I totally disagree with your interpretation of RAW, but that is okay. Nothing new there. Instead, I am debating you on results, which have been the very opposite of what you theorize.

Mercere magi are a pain in my book simply because of their extreme popularity (because of their utility) contrasting with their rarity. So I don't particularly care to give them any more than special Redcap privilege and Mercere's portals.

The Cult of Mercury is something not specific to House Mercere, just common there - it's also common in Flambeau, and may have adherents in Bonisagus, Guernicus, et cetera (anyone but Tremere or Diedne, or probably Bjornaer or Criamon).

Oddly, my results look a lot like Marko's even if I laugh at his specific interpretation. Cult membership doesn't mean much except that you expressly identify yourself with the particularly Roman roots of the Order of Hermes.

Hey, you suggested I play a Mercere magus when I joined your saga. :slight_smile:

I do not remember that, but it sounds like something I would have done. The whole Mercere quarter was a long established part of the covenant, and having an NPC Mercere in charge would suck.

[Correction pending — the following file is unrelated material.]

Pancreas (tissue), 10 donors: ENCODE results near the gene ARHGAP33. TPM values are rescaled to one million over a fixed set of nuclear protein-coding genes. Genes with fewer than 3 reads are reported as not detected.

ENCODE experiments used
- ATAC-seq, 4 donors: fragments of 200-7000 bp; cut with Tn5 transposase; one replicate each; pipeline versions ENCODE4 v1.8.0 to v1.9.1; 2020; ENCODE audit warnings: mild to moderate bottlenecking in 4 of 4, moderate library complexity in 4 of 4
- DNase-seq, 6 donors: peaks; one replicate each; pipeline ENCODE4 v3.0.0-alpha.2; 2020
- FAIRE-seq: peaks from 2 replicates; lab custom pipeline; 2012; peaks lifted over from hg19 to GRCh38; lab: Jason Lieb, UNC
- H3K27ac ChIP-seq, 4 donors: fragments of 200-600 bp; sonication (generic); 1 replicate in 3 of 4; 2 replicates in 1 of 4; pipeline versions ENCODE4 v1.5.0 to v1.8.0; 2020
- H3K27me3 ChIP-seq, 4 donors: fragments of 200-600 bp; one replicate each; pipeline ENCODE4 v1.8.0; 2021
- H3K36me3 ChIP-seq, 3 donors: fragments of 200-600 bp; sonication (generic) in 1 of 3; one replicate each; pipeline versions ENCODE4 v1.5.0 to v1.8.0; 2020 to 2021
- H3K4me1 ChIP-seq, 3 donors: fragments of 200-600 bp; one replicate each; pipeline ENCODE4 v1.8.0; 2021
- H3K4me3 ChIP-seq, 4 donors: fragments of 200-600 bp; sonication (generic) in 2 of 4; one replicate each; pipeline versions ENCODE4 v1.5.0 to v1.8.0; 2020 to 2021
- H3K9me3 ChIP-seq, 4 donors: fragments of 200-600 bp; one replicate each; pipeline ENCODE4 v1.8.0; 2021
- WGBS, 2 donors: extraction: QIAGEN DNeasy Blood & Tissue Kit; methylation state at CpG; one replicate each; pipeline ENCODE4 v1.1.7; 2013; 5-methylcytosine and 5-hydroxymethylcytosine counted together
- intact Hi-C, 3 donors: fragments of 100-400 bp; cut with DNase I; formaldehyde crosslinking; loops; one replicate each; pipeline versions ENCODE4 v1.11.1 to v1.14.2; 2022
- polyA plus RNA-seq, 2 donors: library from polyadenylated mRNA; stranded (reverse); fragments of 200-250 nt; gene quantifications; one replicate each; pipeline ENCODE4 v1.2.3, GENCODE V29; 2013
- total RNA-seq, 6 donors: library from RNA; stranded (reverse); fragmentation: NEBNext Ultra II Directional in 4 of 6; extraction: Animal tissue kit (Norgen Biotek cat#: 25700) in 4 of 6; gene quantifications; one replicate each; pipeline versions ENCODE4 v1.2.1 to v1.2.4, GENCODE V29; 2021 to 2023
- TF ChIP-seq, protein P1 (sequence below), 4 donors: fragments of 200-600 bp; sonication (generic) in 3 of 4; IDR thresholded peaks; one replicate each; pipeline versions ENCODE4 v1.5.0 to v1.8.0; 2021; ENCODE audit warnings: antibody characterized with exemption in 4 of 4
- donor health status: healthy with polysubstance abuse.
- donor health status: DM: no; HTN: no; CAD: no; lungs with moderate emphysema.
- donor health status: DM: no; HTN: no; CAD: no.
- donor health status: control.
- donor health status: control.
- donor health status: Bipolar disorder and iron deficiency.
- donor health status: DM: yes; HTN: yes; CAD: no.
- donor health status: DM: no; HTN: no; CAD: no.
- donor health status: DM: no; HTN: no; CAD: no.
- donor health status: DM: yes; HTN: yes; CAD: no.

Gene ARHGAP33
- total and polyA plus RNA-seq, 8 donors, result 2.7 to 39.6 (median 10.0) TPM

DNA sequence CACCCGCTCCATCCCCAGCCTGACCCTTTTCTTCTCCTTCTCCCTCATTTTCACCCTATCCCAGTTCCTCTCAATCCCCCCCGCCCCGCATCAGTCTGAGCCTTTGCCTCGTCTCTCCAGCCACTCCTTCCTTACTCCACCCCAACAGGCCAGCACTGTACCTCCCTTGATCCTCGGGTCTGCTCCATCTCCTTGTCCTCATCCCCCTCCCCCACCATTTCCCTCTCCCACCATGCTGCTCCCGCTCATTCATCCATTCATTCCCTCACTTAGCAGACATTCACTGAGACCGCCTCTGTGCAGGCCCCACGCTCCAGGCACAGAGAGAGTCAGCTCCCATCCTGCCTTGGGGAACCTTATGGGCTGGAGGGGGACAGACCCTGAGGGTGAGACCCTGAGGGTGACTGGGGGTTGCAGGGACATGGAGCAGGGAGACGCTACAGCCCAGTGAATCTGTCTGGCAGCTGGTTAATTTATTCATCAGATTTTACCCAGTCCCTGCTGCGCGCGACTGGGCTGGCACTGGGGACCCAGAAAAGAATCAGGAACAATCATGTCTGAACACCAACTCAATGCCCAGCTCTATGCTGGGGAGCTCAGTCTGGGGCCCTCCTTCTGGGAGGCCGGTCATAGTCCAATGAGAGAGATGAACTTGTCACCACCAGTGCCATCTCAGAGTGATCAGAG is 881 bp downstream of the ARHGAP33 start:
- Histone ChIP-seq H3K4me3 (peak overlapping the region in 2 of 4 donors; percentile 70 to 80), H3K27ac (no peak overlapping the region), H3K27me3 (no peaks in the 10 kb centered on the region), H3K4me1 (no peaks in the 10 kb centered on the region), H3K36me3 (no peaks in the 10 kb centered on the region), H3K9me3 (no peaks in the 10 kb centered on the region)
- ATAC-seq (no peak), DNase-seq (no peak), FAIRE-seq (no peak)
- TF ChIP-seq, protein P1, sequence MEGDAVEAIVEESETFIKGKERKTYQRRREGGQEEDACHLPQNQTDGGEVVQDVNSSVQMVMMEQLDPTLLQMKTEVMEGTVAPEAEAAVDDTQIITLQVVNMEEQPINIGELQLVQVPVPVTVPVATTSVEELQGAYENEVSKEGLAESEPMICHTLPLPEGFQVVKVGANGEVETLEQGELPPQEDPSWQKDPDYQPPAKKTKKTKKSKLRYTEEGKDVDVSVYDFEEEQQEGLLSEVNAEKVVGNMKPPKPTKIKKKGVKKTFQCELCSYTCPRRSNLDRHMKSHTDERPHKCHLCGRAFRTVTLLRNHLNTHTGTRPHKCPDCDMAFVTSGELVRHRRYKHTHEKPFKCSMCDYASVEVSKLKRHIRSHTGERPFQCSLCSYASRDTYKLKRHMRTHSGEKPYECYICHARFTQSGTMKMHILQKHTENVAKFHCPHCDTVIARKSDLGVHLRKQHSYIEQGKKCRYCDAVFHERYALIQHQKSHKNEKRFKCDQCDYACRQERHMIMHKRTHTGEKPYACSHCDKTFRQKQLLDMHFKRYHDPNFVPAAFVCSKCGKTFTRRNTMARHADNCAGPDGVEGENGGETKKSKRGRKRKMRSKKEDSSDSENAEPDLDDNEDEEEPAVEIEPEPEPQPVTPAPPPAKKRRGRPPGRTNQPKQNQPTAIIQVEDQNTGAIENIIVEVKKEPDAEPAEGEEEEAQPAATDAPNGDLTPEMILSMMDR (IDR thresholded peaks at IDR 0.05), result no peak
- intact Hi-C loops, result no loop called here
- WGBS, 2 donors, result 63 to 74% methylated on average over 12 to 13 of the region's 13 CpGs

But I also recommend Flambeau to everyone. Few take up the challenge.


I don't think it even deserves lip service.

Why should someone get a free Virtue "Lots of Cool Masteries" just because? (Or other magi be saddled with an extra flaw, if you prefer to see it that way.)

Insofar as I'm concerned, all masteries that do not require a virtue should be available to everyone. I similarly ignore "only House X has this spell with a guideline that doesn't require a virtue." Just utter yuck.

(Then again, I prefer to think of the Mercurians as fictitious. They are as mythological in Mythic Europe as Jupiter (the god, not the planet) is in ours.)